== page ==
Facts and Fictions

One of the most inspiring aspects of writing for Alarm Will Sound is being part of the enormous breadth of the work they do. They concurrently engage with many different composers and with varying presentational ideas, it’s simply breathtaking. Articulately-limbed Alan Pierson, conductor, first approached me to write for the band, and having seen him conduct I knew I wanted to give him a special role in the context of leading the orchestra. Just a matter of how.

“Facts and Fictions”, my new piece, will premiere in St. Louis at the The Sheldon Concert Hall on May 10, alongside other new creations, presented by Alarm Will Sound. There are new pieces by DJ and producer King Britt as well as by composer Marcos Balter. There will also be new music from drummer, colleague and friend Tyshawn Sorey. Can’t wait to hear all this music. The band is astounding.

Written for 16 musicians and conductor, the band is divided into four ensembles of four players each. Each of the sub-groups has some autonomy as to how they perform the material. After an initial tutti, the music is written as a series of ‘panels,’ in which each group has an orchestration of similar musical material. The panels can be played simultaneously, in phases, or in complete rub against the other ensembles and sets of material. The idea is to allow for endless discovery within the emerging materials. It is also to open up an avenue for real time intervention for Alan, and give the ensemble members some freedom in decision making.

Terry Winters
Untitled, 2011
Graphite on paper
11 x 8 1/2 inches
27.9 x 21.6 cm

I got the idea for the ‘panels’ from a project done by the artist, Terry Winters. Last spring, for The Drawing Center’s 2018 Gala, Winters created a dynamically generated animation that was projected on the wall at the IAC building. The projection featured 78 of Winters’s drawings from his Drawing Center exhibition, Facts and Fictions. The drawings were projected in such a way that one would appear for about 15 seconds then slowly fade away as another drawing came into focus. This created endless variations in the overlap and cycling of the drawings. At the time, I was already beginning to wrestle with this piece, and the visual stimulus triggered me to find a model for the new work.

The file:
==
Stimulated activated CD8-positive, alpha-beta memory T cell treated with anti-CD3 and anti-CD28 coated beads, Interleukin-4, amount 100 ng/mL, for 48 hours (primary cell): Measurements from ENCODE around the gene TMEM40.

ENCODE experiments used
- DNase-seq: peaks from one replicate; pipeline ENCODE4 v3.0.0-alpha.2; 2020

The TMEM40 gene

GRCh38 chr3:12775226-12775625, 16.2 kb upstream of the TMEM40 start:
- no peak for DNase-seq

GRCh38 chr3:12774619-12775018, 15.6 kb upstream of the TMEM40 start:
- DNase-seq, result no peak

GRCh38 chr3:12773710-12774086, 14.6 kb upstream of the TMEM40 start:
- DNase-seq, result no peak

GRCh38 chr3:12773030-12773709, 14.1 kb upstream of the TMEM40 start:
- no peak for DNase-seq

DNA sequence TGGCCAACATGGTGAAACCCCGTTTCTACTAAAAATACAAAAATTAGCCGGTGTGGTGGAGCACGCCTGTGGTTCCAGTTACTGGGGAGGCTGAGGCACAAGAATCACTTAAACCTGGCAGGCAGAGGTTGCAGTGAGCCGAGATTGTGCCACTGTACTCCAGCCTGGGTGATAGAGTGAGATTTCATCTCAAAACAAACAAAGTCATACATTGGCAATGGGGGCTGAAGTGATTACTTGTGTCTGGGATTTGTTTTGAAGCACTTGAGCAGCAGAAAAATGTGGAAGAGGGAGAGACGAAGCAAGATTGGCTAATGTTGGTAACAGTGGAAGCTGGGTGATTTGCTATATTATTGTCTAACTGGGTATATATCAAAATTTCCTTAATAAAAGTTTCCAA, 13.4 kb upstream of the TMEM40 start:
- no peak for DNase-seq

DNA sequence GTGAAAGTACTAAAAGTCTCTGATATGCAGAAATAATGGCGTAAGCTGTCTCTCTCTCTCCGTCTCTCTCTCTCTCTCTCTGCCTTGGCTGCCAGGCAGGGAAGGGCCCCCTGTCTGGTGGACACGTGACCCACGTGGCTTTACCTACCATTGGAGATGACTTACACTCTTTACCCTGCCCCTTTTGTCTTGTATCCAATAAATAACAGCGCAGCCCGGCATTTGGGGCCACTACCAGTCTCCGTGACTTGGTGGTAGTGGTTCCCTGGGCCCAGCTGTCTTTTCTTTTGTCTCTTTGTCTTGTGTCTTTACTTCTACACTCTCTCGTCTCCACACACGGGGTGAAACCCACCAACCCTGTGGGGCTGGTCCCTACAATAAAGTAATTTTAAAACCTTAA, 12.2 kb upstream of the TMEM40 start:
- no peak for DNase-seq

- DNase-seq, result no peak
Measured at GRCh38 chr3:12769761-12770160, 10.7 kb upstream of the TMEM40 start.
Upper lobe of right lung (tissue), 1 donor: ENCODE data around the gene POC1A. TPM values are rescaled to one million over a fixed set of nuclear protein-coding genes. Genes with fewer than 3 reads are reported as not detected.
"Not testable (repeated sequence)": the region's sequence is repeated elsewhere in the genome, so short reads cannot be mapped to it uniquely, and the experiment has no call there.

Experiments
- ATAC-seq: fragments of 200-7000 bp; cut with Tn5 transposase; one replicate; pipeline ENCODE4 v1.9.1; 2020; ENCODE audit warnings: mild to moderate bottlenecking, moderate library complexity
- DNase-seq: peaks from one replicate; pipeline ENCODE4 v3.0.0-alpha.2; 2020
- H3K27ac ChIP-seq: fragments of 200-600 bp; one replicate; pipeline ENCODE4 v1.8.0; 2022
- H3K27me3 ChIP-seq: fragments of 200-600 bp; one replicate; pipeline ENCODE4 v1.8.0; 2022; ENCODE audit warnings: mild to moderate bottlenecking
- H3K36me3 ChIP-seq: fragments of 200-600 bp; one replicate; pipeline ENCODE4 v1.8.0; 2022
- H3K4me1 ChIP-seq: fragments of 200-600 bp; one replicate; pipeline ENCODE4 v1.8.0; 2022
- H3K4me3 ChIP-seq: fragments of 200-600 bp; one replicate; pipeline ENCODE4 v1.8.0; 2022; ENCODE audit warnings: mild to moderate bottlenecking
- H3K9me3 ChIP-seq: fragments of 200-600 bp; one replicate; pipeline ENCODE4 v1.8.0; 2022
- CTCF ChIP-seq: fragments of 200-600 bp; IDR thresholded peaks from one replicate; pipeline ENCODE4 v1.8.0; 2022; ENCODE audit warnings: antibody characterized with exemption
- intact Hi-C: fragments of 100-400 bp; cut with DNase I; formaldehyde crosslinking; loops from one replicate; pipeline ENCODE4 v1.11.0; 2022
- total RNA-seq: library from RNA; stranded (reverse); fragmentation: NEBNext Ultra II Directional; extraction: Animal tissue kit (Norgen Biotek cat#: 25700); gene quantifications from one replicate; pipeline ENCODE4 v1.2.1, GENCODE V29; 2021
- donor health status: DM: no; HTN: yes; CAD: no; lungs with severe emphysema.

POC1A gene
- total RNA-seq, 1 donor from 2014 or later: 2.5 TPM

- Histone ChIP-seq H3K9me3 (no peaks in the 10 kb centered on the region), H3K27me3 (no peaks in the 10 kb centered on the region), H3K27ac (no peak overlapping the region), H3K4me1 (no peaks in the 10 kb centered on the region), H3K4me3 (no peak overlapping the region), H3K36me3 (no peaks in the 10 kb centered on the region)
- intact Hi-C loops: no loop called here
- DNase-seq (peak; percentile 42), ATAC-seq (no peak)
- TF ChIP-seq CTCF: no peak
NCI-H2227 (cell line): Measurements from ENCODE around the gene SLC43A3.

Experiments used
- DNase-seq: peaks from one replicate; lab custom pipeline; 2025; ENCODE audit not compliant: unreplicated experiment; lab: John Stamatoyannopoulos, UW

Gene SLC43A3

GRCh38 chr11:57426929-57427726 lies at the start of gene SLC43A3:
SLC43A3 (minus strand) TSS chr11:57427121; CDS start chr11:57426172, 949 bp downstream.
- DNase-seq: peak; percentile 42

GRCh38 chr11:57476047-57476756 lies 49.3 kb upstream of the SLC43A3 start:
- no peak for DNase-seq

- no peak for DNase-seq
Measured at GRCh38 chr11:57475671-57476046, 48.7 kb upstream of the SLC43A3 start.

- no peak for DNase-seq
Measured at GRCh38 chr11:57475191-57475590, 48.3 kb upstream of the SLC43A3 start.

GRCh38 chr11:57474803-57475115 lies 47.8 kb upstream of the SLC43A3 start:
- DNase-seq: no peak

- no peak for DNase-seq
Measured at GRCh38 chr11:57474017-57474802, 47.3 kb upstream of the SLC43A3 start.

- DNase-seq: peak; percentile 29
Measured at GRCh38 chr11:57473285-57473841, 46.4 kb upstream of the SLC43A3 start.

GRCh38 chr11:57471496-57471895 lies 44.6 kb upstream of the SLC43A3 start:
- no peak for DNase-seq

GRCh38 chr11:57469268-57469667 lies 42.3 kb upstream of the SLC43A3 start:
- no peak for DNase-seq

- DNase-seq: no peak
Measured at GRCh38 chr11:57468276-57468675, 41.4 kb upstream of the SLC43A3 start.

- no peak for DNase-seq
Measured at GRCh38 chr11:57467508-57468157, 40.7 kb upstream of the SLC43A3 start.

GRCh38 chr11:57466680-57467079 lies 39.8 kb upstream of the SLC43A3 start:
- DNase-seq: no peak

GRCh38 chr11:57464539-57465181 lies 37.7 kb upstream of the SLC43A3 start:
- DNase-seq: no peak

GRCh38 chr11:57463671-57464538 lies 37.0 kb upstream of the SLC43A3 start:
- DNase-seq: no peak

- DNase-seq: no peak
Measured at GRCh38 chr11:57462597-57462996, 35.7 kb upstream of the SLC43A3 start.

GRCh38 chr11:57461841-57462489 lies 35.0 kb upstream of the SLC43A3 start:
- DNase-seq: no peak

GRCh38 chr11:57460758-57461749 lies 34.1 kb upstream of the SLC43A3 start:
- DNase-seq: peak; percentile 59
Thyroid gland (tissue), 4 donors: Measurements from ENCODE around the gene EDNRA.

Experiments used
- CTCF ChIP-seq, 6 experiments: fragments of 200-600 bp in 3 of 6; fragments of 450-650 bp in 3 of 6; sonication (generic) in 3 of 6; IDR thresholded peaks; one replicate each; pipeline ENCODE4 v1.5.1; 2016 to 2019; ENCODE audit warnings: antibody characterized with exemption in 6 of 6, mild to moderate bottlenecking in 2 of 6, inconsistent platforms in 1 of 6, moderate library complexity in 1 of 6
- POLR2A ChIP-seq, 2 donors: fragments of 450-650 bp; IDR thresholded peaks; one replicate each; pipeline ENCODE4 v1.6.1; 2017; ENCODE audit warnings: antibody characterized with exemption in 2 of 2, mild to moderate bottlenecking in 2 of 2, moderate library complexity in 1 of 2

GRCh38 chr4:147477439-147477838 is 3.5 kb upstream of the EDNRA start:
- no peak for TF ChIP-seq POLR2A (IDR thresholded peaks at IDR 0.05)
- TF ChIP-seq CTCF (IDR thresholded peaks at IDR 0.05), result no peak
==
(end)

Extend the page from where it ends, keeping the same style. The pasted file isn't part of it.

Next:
Terry Winters
Untitled, 2016
Graphite and colored pencil on paper
20 x 28 inches
50.8 x 71.1 cm

The rehearsals last week were exhilarating. The ensemble members dug in to the loam of improvising with the energy and feeling. Alan tried about 25 different ways of re-combining the panels. I know that the rehearsals and premiere in May will conjure up many more avenues. It’s written for the players/improvisers — written in a new and different way. Hearing them play makes me proud to be part of a continuum of composition for improvisers.

It was a bittersweet week as they were also playing the works of their gone too soon colleague Matt Marks. The rehearsal pieces I heard were brilliantly orchestrated and funny. It was a powerful tribute to a great artist and composer and it was an honor to watch and hear. Knowing how close Matt was to all of them made the music even more poignant. I hope these works have a long and influential life.

Dave Douglas, New York, March 2019